This article was published in Australian Dictionary of Biography, Volume 2, (MUP), 1967
Adolphus William Young (1814-1885), merchant and sheriff, was born at Hare Hatch House, Berkshire, England, the son of John Adolphus Young. He had some legal training before 1837 when he married Anne Eliza Smith and migrated with her to Sydney. In December 1837 he became a provisional director of the Australian Gaslight Co., third police magistrate, and a justice of the peace. In March 1838 he resigned his magistracy because the salary of £300 was inadequate, and joined the legal firm of Carr & Rogers as an attorney. On 22 October 1839 the directors of the Gaslight Co. charged him with corrupt practice for buying land adjoining the works in order to sell it at a profit to the company. Young pleaded that he had not known the exact site of the land when he bought it; he was found guilty 'of indiscretion, but not of any act derogatory to his character as a gentleman'. However, he resigned from the board and in September 1840 sailed with his family in the Ellen for England.
In October 1842 Young was appointed sheriff of New South Wales, on the understanding that the duties of that office were to be modified. Soon after his return to Sydney he was sworn in on 2 July 1843. In 1844 he became a director of the Australasian Colonial and General Life Assurance Co., and was elected to represent the Port Phillip District in the Legislative Council at Sydney; a petition filed against his election was dismissed. During his campaign he had pledged himself to oppose the government's policy in the administration of crown lands and in January 1845 he signed a petition to the Queen for the separation of the Port Phillip District from New South Wales. However, he was notified that he could not hold both his seat and his government office, and in July he resigned from the council. Later he found that his office as sheriff was 'everywhere of an invidious and responsible character … attended with peculiar and unusual difficulties'. Some of his accounts were questioned by the British Treasury and he resigned in November 1849, receiving from the judges of the Supreme Court very warm commendations for his 'integrity, discretion and ability'.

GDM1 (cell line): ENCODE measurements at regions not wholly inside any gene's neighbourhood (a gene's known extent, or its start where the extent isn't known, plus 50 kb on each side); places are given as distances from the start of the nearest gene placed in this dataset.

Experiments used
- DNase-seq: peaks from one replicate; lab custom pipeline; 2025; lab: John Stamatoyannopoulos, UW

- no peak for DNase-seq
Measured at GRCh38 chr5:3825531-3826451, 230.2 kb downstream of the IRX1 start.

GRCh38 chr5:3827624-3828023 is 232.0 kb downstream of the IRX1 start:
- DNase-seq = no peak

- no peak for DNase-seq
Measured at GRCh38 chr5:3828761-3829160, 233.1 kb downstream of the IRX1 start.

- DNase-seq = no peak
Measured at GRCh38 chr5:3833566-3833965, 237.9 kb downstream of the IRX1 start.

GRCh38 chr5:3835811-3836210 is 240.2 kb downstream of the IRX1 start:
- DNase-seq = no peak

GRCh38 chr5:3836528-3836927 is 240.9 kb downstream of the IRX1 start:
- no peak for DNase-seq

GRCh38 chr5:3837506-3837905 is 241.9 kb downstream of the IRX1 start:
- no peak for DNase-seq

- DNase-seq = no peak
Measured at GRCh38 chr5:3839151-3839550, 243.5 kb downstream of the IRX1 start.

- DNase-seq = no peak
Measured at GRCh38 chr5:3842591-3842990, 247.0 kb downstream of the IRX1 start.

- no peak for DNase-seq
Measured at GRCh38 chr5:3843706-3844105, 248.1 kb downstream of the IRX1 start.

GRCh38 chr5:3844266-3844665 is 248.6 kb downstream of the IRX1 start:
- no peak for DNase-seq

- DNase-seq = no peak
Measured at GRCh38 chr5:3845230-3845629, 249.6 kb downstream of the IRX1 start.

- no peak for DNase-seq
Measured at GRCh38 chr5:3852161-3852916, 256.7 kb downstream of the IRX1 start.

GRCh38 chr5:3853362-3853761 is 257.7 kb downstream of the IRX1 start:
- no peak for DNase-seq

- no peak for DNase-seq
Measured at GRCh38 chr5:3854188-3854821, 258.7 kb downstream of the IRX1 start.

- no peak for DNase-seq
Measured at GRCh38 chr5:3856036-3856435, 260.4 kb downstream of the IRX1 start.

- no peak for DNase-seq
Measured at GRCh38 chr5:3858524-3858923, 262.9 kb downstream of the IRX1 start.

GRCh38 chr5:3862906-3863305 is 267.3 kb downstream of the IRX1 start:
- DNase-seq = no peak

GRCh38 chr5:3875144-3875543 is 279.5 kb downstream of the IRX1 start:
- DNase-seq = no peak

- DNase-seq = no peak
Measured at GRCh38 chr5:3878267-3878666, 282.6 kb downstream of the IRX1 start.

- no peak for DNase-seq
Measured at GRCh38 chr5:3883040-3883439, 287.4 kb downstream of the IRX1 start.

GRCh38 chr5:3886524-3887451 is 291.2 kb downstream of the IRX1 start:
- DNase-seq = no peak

Young's first wife had died in 1845 and in 1847 he married Jane, daughter of Charles Throsby junior. With her and his children he returned to England. He lived at Hare Hatch House, which he inherited from his father. He became a justice of the peace, acted as deputy-lieutenant for Berkshire, and in the House of Commons he represented Great Yarmouth in 1857-59, and Helston, Cornwall, in 1868-79. In parliament he showed a keen interest in Australian affairs. In 1873 he helped Sir Charles Cowper in London in his efforts to obtain favourable mail contracts for New South Wales and in 1882 gave much encouragement to Sir Henry Parkes. After his second wife died Young married Mary Clementine. He died at Hare Hatch on 4 November 1885, leaving an estate valued at some £27,000 to his widow and his eight surviving children.
A. F. Pike, 'Young, Adolphus William (1814–1885)', Australian Dictionary of Biography, National Centre of Biography, Australian National University, http://adb.anu.edu.au/biography/young-adolphus-william-2828/text4057, published first in hardcopy 1967, accessed online 25 November 2014.
This article was first published in hardcopy in Australian Dictionary of Biography, Volume 2, (MUP), 1967